The qualifications and the definition of a sovereign state derive from article 1 of the Montevideo Convention of 1933. The convention sets out the definition, rights and duties of statehood. According to the Convention, a state should possess the following qualifications:

– A permanent population
– A defined territory
– Government
– Capacity to enter into relations with the other states

Furthermore, the first sentence of article 3 explicitly states that “The political existence of the state is independent of recognition by the other states.” This is known as the declarative theory of statehood which defines a state as a person of international law that meets certain structural criteria, regardless of whether or not that state has received the recognition of other states.


“Portmanteau word” is used to describe a linguistic blend, namely “a word formed by blending sounds from two or more distinct words and combining their meanings.” This definition overlaps with the grammatical term contraction. As an example of the latter, the words do and not become the contraction don’t, a single word that represents the meaning of the combined words. A distinction can be made between the portmanteau and a contraction by noting that contractions can only be formed with two words that would otherwise appear in sequence within the sentence, whereas a portmanteau word is typically formed by combining two or more existing words that all relate to a singular concept which the portmanteau word is meant to describe. An example is the well-known portmanteau word “Spanglish”, referring to speaking a mix of both Spanish and English spoken between bilingual people. In this case, there is no logical situation in which the speaker would say “Spanish English” in place of the portmanteau word in the same way they could say “do not” in place of the contraction “don’t”, or “we are” in place of “we’re”.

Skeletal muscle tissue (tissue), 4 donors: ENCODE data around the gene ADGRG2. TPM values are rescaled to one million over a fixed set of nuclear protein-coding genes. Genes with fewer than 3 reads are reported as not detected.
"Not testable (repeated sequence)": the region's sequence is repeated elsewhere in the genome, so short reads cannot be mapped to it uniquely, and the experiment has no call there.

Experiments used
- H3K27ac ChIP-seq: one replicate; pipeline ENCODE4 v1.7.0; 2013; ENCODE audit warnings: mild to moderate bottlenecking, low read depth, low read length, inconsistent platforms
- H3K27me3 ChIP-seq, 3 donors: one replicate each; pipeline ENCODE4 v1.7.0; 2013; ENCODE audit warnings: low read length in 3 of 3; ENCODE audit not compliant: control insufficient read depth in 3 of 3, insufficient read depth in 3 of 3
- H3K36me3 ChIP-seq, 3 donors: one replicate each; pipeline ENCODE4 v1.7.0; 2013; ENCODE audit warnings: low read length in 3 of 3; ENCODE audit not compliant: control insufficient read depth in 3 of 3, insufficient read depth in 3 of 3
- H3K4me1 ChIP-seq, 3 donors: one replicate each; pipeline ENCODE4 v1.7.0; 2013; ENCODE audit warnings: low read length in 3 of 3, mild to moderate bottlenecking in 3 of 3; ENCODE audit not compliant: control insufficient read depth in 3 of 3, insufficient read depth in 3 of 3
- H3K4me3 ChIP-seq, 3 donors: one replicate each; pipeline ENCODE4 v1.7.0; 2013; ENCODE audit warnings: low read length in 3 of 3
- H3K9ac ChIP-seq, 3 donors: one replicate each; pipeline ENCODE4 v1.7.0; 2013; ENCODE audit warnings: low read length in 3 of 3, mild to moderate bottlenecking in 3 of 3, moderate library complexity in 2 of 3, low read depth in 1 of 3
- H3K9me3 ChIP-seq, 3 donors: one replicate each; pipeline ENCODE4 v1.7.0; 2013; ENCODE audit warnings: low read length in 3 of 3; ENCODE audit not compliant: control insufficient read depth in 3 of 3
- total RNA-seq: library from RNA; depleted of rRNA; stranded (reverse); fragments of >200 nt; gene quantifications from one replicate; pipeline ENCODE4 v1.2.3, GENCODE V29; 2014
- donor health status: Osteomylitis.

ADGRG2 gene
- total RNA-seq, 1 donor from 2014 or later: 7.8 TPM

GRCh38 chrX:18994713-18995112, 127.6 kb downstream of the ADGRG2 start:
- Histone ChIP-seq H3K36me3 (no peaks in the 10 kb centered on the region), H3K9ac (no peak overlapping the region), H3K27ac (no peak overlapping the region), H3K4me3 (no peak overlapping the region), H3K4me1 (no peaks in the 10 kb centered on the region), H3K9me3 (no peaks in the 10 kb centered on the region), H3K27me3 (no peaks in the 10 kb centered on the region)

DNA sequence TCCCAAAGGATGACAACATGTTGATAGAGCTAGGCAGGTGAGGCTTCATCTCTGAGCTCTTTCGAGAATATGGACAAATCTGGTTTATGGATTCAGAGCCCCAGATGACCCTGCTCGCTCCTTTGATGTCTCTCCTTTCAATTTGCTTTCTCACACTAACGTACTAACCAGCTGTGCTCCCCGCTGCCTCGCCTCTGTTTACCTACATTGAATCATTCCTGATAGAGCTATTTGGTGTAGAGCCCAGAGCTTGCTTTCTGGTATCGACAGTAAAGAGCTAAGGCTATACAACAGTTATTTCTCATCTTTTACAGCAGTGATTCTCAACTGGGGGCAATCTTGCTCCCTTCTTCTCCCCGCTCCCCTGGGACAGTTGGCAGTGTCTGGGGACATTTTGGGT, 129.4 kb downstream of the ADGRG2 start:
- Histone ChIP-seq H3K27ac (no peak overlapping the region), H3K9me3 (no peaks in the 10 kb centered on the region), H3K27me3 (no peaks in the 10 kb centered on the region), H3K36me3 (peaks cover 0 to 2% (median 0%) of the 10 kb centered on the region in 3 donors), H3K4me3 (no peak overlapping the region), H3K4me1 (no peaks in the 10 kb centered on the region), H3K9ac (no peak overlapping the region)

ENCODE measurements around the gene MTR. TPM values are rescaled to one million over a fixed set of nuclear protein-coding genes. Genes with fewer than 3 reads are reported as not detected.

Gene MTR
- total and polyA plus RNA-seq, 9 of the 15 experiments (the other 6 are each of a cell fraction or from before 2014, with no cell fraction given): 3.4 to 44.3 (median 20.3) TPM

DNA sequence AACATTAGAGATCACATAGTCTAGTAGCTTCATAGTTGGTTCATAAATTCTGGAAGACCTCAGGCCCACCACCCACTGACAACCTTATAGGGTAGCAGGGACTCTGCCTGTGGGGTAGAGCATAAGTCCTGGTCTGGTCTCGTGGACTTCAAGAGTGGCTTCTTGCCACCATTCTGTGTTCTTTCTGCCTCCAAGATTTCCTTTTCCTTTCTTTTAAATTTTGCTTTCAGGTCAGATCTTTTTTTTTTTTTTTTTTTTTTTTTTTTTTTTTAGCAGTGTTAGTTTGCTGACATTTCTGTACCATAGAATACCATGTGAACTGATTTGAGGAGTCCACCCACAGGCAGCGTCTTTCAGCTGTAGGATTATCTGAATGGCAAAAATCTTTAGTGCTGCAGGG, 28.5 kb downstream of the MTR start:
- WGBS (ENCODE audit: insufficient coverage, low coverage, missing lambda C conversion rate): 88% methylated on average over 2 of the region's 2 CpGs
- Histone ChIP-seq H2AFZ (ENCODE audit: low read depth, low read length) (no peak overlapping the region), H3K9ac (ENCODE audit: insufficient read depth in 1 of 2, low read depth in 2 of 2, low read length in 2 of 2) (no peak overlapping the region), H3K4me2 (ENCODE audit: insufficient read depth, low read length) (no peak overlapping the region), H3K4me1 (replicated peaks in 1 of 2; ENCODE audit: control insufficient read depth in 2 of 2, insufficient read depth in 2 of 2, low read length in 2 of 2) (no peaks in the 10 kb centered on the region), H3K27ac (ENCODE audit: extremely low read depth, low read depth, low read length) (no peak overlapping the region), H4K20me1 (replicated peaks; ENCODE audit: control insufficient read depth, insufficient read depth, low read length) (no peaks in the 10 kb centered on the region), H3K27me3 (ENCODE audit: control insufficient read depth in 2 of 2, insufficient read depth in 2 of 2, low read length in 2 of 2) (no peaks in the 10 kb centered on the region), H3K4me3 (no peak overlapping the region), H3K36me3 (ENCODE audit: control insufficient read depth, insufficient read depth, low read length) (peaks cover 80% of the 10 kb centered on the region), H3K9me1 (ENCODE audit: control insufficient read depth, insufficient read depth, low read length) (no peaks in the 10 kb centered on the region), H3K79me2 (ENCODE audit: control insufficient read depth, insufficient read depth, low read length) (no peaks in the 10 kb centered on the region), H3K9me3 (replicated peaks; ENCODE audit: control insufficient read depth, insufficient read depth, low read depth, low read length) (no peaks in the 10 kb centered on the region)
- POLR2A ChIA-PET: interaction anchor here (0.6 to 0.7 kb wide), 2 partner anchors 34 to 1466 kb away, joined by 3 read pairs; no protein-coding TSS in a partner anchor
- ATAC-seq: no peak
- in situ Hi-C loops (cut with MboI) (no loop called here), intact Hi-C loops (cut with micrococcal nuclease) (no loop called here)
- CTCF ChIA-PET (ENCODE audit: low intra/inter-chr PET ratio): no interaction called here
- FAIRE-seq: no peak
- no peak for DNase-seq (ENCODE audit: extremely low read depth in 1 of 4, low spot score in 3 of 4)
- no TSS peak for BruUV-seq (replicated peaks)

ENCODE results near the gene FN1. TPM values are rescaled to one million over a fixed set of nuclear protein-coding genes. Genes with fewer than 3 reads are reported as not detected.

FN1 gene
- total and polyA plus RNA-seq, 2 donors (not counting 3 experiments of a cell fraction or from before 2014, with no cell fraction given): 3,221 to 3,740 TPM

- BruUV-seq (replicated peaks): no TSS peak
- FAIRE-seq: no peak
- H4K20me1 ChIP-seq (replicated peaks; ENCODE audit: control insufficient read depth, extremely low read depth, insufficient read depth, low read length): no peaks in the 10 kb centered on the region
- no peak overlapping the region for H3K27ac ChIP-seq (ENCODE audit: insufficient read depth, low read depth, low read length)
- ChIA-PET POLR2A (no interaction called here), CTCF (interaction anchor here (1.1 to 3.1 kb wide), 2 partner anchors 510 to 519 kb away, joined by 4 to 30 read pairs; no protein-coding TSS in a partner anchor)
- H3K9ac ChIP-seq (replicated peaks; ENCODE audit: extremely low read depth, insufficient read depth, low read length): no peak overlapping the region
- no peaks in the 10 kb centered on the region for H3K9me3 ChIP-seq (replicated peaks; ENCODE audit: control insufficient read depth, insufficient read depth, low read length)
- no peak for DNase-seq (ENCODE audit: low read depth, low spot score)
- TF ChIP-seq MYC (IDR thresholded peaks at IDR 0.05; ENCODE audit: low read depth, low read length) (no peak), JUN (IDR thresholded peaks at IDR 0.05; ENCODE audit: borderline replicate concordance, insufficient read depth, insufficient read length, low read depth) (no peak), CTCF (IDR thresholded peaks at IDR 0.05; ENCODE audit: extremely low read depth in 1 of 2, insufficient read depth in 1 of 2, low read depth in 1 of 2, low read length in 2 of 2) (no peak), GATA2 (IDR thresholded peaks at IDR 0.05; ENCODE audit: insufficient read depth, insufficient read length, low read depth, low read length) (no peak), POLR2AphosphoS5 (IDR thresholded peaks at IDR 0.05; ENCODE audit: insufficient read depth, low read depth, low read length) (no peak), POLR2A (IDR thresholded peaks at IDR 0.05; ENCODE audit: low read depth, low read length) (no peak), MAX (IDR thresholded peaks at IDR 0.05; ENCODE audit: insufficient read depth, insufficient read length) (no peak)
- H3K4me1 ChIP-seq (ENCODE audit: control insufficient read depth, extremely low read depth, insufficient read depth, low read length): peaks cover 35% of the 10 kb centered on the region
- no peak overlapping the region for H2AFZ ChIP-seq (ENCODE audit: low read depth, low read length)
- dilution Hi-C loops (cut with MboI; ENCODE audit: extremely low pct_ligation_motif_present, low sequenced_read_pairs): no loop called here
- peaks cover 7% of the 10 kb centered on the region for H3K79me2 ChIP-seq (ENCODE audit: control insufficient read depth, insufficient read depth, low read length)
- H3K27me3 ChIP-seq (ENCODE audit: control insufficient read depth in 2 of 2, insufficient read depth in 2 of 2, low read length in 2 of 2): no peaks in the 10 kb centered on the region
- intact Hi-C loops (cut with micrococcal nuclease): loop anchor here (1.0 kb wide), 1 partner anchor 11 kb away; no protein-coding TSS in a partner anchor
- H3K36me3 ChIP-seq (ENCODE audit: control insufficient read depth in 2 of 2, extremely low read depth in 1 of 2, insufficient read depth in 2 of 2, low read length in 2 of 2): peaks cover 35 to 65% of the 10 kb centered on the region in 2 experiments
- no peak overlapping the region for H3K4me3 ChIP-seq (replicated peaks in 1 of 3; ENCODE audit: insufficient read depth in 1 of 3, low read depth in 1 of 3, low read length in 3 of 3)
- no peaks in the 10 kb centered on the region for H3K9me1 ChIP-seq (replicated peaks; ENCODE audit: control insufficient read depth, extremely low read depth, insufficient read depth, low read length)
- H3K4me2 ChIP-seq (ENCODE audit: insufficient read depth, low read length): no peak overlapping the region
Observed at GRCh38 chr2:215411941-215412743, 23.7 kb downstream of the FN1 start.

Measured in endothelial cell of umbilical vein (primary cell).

Greed Logic

“If I like chocolate it won’t surprise you that I have a few chocolates in my fridge, but if you find out I’ve got sixteen warehouses full of chocolate, you’d think I was insane. All these rich guys are insane, obsessive compulsive twits obsessed with money — money is all they think about — they’re all nuts.”

– John Cleese